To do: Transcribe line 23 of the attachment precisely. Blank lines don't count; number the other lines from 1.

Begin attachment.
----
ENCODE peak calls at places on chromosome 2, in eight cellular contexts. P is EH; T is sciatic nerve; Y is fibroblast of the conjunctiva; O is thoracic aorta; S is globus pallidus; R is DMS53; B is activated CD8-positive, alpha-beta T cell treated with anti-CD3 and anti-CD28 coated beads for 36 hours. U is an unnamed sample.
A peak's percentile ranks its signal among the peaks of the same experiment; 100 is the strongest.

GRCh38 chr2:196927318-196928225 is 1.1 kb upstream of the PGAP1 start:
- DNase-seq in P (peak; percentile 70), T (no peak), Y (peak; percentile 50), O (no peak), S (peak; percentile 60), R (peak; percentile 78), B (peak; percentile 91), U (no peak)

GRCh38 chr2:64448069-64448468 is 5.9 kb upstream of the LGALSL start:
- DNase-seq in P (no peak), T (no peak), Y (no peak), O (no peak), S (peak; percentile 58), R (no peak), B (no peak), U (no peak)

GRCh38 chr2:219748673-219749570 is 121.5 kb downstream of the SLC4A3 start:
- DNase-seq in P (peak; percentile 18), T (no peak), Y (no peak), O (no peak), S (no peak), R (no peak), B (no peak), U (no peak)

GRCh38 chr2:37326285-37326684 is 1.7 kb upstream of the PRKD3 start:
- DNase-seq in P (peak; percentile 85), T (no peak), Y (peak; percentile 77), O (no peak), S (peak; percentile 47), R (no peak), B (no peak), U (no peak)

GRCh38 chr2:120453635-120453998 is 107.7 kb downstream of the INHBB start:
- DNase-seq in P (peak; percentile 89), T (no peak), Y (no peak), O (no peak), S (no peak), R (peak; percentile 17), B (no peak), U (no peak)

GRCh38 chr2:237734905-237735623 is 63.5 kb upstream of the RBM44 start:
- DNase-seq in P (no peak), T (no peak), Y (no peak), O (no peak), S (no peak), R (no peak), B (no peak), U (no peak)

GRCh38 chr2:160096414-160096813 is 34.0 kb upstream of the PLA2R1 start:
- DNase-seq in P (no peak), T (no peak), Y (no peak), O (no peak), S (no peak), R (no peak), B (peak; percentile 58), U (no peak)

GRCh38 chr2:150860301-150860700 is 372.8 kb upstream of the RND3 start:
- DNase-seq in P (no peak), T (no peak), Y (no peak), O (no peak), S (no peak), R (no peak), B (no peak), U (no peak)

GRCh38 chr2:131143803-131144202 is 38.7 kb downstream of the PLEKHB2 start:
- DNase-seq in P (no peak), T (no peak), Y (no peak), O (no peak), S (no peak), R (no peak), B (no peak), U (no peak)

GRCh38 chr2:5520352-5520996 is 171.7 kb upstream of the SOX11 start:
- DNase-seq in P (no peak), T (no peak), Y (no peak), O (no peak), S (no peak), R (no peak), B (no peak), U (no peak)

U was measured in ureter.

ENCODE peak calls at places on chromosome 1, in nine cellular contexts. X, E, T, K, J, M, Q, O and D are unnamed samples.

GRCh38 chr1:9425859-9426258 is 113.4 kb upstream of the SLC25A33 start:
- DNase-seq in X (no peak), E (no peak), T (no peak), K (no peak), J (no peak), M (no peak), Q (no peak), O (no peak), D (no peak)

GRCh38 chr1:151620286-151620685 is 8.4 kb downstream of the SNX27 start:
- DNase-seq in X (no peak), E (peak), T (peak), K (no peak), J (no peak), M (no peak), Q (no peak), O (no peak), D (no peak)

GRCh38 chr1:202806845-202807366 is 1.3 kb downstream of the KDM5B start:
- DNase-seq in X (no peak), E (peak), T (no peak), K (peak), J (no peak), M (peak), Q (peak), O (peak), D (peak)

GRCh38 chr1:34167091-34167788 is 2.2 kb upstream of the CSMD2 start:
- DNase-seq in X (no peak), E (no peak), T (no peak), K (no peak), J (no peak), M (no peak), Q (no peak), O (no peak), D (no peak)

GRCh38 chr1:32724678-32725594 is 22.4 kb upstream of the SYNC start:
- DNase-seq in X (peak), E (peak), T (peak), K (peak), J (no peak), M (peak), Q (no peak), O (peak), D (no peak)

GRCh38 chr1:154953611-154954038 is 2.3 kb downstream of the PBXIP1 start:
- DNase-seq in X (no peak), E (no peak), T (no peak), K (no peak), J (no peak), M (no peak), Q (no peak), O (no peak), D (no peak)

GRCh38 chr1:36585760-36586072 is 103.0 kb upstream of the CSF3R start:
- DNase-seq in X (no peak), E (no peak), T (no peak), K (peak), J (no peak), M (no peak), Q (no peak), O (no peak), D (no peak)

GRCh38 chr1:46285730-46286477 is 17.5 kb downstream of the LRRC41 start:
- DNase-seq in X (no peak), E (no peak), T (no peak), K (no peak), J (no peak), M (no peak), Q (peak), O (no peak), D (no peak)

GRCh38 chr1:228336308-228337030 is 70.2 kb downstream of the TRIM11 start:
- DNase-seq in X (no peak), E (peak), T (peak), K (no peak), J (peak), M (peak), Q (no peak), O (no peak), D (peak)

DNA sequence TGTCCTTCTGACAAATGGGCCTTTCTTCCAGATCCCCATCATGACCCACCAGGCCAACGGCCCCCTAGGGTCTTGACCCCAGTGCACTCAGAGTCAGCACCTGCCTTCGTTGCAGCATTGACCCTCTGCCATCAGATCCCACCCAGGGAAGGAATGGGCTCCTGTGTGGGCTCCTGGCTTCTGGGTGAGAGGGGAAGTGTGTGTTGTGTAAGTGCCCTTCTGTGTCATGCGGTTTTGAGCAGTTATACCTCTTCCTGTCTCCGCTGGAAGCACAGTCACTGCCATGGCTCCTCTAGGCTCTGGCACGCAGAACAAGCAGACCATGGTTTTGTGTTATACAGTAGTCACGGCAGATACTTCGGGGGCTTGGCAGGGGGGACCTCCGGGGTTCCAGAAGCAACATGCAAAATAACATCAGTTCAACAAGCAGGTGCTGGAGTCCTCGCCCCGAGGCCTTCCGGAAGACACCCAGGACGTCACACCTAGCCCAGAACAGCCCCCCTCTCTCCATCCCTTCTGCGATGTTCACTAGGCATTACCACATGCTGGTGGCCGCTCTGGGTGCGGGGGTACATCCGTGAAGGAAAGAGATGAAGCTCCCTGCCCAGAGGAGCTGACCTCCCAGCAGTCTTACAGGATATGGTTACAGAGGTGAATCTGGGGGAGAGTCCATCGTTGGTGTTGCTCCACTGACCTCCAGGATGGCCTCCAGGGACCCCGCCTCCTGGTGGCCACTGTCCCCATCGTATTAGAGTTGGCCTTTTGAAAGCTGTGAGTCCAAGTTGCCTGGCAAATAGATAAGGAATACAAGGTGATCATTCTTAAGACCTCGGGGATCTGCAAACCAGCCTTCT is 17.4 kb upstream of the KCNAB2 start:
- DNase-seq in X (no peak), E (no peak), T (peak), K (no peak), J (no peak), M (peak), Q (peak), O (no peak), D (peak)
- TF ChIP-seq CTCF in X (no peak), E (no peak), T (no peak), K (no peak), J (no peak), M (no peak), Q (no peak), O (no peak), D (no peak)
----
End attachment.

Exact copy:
U was measured in ureter.